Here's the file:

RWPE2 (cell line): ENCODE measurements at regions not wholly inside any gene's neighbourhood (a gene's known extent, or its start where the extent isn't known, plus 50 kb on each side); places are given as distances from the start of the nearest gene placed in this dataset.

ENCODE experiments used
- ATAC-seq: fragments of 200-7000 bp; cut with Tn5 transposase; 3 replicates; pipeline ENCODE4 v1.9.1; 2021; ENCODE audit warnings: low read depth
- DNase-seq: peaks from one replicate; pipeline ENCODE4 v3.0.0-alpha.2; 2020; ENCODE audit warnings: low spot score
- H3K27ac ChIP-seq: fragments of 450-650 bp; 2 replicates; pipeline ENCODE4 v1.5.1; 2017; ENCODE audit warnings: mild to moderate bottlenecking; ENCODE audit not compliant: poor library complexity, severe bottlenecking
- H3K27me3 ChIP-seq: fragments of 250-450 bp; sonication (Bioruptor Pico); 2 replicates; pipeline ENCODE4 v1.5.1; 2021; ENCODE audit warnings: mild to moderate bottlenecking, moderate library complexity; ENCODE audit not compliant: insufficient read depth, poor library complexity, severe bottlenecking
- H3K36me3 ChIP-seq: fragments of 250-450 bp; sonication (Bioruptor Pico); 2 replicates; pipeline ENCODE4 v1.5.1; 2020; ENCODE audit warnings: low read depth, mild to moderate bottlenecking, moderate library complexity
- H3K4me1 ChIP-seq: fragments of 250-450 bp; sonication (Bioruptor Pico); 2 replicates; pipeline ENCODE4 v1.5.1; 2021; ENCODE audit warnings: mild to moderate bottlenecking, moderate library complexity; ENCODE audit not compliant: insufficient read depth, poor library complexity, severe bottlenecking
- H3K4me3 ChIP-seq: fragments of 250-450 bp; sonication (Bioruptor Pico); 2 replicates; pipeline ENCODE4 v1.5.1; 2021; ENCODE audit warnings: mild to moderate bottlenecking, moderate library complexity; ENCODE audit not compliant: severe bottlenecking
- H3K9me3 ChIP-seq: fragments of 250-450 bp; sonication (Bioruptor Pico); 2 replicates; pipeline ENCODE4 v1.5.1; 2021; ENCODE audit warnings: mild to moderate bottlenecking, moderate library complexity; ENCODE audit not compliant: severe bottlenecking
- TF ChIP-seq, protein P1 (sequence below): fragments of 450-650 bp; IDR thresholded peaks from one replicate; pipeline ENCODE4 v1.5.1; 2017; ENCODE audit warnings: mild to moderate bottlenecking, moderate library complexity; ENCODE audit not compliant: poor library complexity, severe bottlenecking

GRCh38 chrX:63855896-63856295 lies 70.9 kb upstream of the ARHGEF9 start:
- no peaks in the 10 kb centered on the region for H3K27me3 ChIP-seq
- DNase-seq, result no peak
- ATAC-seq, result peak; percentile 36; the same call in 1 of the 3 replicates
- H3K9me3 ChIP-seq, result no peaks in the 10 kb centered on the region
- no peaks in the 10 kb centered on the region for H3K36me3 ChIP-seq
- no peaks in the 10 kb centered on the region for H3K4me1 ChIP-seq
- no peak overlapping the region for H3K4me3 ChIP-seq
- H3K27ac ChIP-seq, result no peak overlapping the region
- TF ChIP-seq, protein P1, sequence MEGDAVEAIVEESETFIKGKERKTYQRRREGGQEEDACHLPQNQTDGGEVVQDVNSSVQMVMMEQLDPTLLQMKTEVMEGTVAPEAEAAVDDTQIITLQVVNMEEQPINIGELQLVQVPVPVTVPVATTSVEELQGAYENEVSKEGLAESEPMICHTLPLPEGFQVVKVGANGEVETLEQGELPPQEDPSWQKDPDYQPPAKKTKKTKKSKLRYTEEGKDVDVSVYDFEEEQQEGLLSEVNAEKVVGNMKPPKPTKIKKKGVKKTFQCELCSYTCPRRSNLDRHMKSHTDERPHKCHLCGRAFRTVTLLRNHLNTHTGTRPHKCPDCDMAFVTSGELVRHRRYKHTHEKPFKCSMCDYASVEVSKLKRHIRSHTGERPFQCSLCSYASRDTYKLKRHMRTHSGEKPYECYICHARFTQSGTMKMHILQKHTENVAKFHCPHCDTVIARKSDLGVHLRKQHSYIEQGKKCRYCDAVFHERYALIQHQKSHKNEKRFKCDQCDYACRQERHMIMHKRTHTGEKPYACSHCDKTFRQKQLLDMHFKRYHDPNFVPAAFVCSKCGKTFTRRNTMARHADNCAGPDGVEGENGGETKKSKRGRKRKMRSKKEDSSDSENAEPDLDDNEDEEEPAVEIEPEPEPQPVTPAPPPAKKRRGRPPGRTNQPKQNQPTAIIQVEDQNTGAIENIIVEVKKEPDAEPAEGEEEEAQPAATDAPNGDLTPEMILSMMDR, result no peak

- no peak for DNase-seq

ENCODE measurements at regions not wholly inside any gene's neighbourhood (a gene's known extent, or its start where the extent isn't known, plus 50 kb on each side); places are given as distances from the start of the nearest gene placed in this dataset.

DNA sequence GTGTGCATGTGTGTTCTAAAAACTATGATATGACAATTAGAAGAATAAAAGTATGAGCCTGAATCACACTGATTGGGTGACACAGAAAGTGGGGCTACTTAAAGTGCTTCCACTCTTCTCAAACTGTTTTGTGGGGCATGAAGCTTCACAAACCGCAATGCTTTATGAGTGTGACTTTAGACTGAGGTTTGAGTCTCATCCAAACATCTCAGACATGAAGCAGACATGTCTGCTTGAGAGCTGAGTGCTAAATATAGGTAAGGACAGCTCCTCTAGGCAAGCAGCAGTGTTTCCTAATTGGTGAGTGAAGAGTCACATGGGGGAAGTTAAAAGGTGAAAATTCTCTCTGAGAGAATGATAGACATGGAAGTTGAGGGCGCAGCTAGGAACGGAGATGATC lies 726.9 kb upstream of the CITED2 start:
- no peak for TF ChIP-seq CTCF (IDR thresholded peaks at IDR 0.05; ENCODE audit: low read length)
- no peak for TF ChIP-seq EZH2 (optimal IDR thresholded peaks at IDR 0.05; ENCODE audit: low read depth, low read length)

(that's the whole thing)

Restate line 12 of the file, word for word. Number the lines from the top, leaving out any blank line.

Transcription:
GRCh38 chrX:63855896-63856295 lies 70.9 kb upstream of the ARHGEF9 start: